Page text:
On February 22, 1909, one of Theodore Roosevelt’s last days as President of the United States, he journeyed out to Hampton Roads, Virginia, to welcome back a fleet of battleships he had ordered on an around-the-world cruise in mid-December 1907. The homecoming ended his presidency on a high note, though the cruise had not been without its problems.
The Great White Fleet was, for the most part, a presidential publicity stunt. Roosevelt hoped the cruise would raise awareness of the need for military preparedness in the United States, particularly a need in the United States Navy. Congress, however, was not completely on board with the president’s idea. The Great White Fleet was Roosevelt’s response to Congress’ hesitation. On December 16, 1907, the Roosevelt family watched the fleet sail out from Hampton Roads from aboard the presidential yacht, Mayflower. However, the training cruise was plagued by news leaks, in-port fighting, and a minor ship collision. Over time, the cruise shifted into a sort of goodwill diplomatic tour of the world, both showing off the US Navy’s power and promising American friendship wherever it stopped. While Congress grumbled about the costs, the American people bought maps in record numbers to follow the progress of the fleet.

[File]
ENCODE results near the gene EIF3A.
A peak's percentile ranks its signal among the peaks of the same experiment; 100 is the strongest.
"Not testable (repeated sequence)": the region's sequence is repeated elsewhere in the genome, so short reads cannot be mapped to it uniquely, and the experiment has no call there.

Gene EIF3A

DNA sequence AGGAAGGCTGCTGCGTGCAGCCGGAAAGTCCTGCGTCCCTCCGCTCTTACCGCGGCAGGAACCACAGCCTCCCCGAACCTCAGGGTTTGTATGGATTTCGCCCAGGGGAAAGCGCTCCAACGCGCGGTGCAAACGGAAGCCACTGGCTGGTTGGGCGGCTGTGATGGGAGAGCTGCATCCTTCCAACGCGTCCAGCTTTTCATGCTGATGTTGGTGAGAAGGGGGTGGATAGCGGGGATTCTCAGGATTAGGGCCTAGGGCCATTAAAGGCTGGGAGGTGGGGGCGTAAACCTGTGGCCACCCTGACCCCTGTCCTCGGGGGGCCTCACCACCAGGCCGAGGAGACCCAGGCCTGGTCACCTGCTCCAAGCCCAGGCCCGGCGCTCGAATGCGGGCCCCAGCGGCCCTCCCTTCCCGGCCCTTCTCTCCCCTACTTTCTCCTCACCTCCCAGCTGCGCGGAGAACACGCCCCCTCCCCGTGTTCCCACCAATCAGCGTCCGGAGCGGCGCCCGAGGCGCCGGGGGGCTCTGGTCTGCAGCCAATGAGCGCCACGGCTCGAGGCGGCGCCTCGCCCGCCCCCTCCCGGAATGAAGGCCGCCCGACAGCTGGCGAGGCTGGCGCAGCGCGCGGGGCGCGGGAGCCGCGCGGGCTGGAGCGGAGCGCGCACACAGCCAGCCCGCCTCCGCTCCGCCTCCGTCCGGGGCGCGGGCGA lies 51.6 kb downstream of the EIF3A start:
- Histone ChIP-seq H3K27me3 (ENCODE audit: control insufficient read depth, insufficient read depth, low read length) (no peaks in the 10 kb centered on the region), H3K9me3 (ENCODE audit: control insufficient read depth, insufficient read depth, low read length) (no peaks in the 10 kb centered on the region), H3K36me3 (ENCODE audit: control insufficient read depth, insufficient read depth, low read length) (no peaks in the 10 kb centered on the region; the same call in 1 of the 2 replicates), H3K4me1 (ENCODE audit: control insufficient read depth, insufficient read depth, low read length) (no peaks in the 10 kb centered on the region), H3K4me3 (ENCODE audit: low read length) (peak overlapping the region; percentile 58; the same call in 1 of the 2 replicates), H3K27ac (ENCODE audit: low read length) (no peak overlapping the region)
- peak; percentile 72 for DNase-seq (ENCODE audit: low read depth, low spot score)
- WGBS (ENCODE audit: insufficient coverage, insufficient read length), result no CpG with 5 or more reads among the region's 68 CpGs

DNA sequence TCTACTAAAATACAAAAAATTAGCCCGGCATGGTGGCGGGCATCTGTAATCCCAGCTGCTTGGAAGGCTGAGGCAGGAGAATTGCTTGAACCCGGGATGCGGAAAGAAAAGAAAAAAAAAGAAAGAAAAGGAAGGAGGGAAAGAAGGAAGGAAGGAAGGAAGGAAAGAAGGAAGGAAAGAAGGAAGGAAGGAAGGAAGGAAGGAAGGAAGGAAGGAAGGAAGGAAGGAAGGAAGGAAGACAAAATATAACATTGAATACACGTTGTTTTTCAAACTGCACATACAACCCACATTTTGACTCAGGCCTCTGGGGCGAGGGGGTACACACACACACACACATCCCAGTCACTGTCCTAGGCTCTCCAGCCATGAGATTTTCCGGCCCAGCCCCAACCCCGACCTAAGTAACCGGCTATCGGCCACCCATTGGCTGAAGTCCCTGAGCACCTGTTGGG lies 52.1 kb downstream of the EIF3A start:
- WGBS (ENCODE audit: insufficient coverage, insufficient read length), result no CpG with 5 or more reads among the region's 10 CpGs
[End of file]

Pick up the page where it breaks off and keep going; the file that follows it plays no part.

Upon the fleet's return to the United States, a capstone moment for Roosevelt’s presidency, TR welcomed back the men of the fleet with these stirring words:
Over a year has passed since you steamed out of this harbor, and over the world’s rim; and this morning the hearts of all who saw you thrilled with pride as the hulls of the mighty war-ships lifted above the horizon. You have been in the Northern and Southern Hemispheres; four times you have crossed the line; you have steamed through all the great oceans; you have touched the coast of every continent. Ever your general course has been west-ward; and now you come back to the port from which you set sail. This is the first battle fleet that has ever circumnavigated the Globe. Those who perform the feat again can but follow in your footsteps.
You may read more of the speech here from the Theodore Roosevelt Birthplace collection. Our incomplete copy of the speech includes Roosevelt’s handwritten edits.
Kathleen Dalton, Theodore Roosevelt: A Strenuous Life. 2002.